NASE Blogs

The Talk of the Town

Tuesday, August 03, 2010
Posted by Rosemary Hambright - As the current summer intern at NASE’s Advocacy and Communications Office in D.C., I was privileged to be asked to attend a House Small Business Committee’s Subcommittee hearing and summarize the discourse in a write-up for NASE’s Washington Watch last Thursday, July 29. 

After Molly Nelson, NASE’s Communications Associate and the BEST guide in the District, dropped me off at room 2360 of the Rayburn House Office Building, I was soon filing in between some rather important looking men and women.  The title of the hearing—“The Impact of Interchange Fees on Small Business”—was perhaps of more interest than the Subcommittee on Investigations and Oversight anticipated, since seating soon filled up and people stood in the aisles.

So why was the topic the source of so much curiosity?  Well, the Wall Street Reform that President Obama signed into law on July 21 contains the Durbin Amendment.  The Amendment takes the control of setting the price of interchange fees, the cost of the service of processing debit card transactions, out of debit card providers’ hands and gives it to the Federal Reserve with the provision that the fees must be “reasonable and proportional” to the total amount of each transaction.

The Durbin Amendment should relieve small businesses of some of the burden of paying the fees which, according to Subcommittee Chairman Rep. Jason Altmire (D-Pa.), are currently between two and three percent of each transaction.  That percentage may seem like a small amount, but taken out of multiple interchanges over a period of time it can add up alarmingly fast and represent a significant chunk of a small business’ revenue.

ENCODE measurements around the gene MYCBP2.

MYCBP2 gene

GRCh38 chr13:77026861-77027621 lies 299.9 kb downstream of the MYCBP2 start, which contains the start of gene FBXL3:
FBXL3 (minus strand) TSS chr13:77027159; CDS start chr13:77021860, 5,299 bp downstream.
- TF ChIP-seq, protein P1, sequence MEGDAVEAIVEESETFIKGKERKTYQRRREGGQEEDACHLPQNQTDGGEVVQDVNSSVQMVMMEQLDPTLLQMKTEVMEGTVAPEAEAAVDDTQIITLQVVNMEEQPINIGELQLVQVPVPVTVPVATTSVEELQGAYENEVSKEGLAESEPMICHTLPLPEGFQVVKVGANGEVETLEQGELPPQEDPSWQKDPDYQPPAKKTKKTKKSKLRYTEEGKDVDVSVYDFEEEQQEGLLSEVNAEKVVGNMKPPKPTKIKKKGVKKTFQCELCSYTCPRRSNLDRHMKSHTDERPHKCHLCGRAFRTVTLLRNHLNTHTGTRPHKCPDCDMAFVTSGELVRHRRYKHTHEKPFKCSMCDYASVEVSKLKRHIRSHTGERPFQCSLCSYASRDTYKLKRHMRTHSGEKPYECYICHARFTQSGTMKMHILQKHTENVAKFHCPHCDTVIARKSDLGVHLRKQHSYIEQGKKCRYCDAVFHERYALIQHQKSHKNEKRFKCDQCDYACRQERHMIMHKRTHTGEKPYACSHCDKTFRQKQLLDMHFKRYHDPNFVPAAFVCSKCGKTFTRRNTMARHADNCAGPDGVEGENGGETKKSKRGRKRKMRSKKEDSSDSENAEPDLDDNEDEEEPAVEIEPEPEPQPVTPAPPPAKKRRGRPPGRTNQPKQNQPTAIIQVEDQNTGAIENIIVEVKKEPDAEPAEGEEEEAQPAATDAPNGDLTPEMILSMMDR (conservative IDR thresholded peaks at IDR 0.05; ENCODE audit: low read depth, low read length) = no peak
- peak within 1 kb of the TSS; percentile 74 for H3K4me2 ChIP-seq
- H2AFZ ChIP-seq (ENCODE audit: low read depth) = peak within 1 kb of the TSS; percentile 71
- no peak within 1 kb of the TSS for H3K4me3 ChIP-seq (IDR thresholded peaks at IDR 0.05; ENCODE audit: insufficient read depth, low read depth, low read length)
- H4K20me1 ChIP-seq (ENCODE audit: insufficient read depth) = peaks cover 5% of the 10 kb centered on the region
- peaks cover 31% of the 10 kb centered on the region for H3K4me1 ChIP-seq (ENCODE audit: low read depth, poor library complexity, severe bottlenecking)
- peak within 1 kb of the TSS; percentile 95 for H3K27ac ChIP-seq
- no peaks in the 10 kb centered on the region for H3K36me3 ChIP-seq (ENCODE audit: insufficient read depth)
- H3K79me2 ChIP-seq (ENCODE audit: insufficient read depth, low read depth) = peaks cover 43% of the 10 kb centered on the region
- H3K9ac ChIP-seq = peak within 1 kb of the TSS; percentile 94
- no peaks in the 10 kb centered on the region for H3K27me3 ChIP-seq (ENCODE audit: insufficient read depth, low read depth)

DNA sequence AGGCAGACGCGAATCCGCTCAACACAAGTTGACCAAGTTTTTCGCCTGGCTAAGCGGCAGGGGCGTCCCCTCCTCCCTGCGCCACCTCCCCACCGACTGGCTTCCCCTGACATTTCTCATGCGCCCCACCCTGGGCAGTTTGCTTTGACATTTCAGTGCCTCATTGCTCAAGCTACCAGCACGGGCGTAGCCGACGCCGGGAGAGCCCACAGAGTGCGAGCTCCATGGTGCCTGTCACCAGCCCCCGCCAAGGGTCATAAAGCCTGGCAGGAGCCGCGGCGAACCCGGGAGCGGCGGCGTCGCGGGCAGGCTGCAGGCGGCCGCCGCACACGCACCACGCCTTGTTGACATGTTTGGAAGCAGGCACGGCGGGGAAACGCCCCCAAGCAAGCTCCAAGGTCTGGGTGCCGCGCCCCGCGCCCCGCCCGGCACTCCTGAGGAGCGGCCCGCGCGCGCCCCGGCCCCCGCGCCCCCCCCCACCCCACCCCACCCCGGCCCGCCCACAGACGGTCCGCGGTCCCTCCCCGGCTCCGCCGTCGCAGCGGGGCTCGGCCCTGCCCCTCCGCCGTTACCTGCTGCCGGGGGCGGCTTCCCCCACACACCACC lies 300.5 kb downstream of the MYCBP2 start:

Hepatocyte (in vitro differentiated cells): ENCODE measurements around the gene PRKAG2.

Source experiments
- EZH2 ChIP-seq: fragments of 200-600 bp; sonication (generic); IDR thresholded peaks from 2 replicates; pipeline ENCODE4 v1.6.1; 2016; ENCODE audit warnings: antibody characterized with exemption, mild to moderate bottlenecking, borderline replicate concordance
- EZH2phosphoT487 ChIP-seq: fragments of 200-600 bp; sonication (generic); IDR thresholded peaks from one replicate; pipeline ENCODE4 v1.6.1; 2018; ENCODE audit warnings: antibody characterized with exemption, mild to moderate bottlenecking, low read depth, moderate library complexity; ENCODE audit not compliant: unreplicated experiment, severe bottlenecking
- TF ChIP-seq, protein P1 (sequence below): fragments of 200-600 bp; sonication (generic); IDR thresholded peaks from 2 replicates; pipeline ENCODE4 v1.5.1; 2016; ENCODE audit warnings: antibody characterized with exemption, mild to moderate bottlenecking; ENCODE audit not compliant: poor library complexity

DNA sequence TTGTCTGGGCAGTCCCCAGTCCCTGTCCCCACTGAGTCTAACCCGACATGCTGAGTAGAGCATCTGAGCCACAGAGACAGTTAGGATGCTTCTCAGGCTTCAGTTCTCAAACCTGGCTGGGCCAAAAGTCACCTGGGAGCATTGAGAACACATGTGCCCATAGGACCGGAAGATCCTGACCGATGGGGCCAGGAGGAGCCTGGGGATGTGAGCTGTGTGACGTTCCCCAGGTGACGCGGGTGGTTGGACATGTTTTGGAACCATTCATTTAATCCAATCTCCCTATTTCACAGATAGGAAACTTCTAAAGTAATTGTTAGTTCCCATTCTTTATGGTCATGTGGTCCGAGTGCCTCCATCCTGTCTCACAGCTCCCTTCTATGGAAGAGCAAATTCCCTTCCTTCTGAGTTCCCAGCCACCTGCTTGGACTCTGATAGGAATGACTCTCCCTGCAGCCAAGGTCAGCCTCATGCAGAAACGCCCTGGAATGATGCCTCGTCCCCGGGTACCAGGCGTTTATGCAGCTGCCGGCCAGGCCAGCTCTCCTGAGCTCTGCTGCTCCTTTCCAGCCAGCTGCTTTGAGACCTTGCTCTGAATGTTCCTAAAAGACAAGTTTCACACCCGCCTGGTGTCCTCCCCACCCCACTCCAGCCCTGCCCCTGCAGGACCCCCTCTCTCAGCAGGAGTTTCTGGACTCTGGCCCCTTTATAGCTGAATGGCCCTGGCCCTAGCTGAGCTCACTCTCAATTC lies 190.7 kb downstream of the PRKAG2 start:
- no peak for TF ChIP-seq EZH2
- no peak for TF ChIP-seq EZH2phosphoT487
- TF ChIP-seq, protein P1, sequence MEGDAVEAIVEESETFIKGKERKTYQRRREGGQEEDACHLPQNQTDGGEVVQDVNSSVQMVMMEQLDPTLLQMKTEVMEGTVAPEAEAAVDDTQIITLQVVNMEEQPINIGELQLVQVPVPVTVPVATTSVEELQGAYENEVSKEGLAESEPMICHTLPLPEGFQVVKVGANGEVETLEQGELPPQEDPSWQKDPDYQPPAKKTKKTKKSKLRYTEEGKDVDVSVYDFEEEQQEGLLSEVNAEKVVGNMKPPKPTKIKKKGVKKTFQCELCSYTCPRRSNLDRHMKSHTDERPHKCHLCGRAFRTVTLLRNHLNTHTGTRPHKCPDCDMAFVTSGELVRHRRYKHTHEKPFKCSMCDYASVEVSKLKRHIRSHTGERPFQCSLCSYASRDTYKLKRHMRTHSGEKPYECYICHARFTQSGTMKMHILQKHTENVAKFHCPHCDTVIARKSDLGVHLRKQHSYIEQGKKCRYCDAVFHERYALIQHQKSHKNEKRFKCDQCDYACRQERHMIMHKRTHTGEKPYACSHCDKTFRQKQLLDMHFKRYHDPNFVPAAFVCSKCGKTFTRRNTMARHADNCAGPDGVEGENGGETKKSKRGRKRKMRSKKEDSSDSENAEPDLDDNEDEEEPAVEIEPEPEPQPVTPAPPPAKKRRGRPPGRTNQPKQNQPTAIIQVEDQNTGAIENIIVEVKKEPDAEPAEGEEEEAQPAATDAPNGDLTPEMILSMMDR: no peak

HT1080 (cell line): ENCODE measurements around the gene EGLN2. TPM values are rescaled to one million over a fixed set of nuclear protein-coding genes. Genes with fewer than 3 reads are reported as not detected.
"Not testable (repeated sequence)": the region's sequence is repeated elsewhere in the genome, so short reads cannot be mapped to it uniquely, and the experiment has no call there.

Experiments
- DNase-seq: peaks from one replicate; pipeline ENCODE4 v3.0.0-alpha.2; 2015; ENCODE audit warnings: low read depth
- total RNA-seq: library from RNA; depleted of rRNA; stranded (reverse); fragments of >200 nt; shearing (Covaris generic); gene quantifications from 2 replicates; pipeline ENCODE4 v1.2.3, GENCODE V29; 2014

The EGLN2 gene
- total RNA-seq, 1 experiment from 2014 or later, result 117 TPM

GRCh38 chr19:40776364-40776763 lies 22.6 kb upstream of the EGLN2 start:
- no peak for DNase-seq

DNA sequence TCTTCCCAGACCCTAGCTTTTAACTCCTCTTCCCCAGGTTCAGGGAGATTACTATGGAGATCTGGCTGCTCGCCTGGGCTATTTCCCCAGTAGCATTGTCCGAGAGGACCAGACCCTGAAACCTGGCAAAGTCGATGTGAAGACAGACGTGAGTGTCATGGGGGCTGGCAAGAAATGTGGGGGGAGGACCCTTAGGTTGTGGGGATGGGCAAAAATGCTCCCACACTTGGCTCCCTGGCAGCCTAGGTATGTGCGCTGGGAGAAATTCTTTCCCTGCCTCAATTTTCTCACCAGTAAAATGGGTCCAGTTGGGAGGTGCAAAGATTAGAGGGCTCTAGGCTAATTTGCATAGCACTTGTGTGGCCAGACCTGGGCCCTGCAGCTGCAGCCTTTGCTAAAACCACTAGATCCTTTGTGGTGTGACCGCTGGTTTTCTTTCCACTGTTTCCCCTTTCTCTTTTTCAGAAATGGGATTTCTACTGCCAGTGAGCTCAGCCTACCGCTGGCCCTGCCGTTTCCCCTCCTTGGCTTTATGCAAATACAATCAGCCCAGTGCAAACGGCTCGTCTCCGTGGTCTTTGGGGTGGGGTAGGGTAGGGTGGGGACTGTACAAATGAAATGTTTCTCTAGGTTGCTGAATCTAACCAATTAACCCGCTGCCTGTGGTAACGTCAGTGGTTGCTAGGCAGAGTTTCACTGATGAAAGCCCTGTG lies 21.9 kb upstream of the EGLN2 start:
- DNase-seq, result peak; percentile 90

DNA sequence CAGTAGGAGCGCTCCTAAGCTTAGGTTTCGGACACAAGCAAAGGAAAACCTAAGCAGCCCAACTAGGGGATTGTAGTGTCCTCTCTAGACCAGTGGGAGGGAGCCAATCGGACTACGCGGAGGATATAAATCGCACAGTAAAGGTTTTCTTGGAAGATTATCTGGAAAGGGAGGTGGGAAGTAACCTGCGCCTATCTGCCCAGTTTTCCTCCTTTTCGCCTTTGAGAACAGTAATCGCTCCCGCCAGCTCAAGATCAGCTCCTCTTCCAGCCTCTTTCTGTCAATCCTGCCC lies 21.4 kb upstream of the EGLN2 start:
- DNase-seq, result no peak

Interestingly, a small business owner acting as a witness at the hearing pointed out that the Durbin Amendment will affect businesses differently across industries.  For example, convenient stores have reported a surge in purchases made with a credit or debit card over the past few years, whereas customers increasingly use checks and cash to pay for pizza deliveries. 

The bank and credit union representatives concluded that consumers will bear the weight of any changes in the price of transaction fees and that community banks, in turn, will be at a significant disadvantage.

Doubtless, my first hearing was also the first in a long line of debate to come.

For more information on interchange fees, please visit:  http://www.unfaircreditcardfees.com/.

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